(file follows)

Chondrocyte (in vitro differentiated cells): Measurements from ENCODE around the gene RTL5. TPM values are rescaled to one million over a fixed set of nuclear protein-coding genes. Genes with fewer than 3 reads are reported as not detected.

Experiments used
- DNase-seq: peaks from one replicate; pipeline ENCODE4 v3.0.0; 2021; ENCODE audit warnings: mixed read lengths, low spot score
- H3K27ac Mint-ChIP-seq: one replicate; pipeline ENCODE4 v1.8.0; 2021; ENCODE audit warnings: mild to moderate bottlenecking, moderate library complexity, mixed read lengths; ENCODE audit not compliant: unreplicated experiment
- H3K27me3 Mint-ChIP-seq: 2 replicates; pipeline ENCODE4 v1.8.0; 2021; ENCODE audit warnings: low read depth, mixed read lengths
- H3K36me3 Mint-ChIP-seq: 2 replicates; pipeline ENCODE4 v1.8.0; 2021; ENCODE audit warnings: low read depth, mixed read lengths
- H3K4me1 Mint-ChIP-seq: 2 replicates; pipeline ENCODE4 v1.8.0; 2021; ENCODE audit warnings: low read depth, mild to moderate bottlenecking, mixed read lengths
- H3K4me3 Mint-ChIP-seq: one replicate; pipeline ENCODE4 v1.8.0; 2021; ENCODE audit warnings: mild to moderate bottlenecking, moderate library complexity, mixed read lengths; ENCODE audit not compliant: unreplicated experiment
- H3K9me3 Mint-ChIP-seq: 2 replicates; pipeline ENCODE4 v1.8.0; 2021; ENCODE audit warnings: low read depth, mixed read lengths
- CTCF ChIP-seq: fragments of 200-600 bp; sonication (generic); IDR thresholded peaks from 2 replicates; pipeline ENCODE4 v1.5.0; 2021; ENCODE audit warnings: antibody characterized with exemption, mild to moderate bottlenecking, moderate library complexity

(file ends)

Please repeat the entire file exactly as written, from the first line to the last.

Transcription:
Chondrocyte (in vitro differentiated cells): Measurements from ENCODE around the gene RTL5. TPM values are rescaled to one million over a fixed set of nuclear protein-coding genes. Genes with fewer than 3 reads are reported as not detected.

Experiments used
- DNase-seq: peaks from one replicate; pipeline ENCODE4 v3.0.0; 2021; ENCODE audit warnings: mixed read lengths, low spot score
- H3K27ac Mint-ChIP-seq: one replicate; pipeline ENCODE4 v1.8.0; 2021; ENCODE audit warnings: mild to moderate bottlenecking, moderate library complexity, mixed read lengths; ENCODE audit not compliant: unreplicated experiment
- H3K27me3 Mint-ChIP-seq: 2 replicates; pipeline ENCODE4 v1.8.0; 2021; ENCODE audit warnings: low read depth, mixed read lengths
- H3K36me3 Mint-ChIP-seq: 2 replicates; pipeline ENCODE4 v1.8.0; 2021; ENCODE audit warnings: low read depth, mixed read lengths
- H3K4me1 Mint-ChIP-seq: 2 replicates; pipeline ENCODE4 v1.8.0; 2021; ENCODE audit warnings: low read depth, mild to moderate bottlenecking, mixed read lengths
- H3K4me3 Mint-ChIP-seq: one replicate; pipeline ENCODE4 v1.8.0; 2021; ENCODE audit warnings: mild to moderate bottlenecking, moderate library complexity, mixed read lengths; ENCODE audit not compliant: unreplicated experiment
- H3K9me3 Mint-ChIP-seq: 2 replicates; pipeline ENCODE4 v1.8.0; 2021; ENCODE audit warnings: low read depth, mixed read lengths
- CTCF ChIP-seq: fragments of 200-600 bp; sonication (generic); IDR thresholded peaks from 2 replicates; pipeline ENCODE4 v1.5.0; 2021; ENCODE audit warnings: antibody characterized with exemption, mild to moderate bottlenecking, moderate library complexity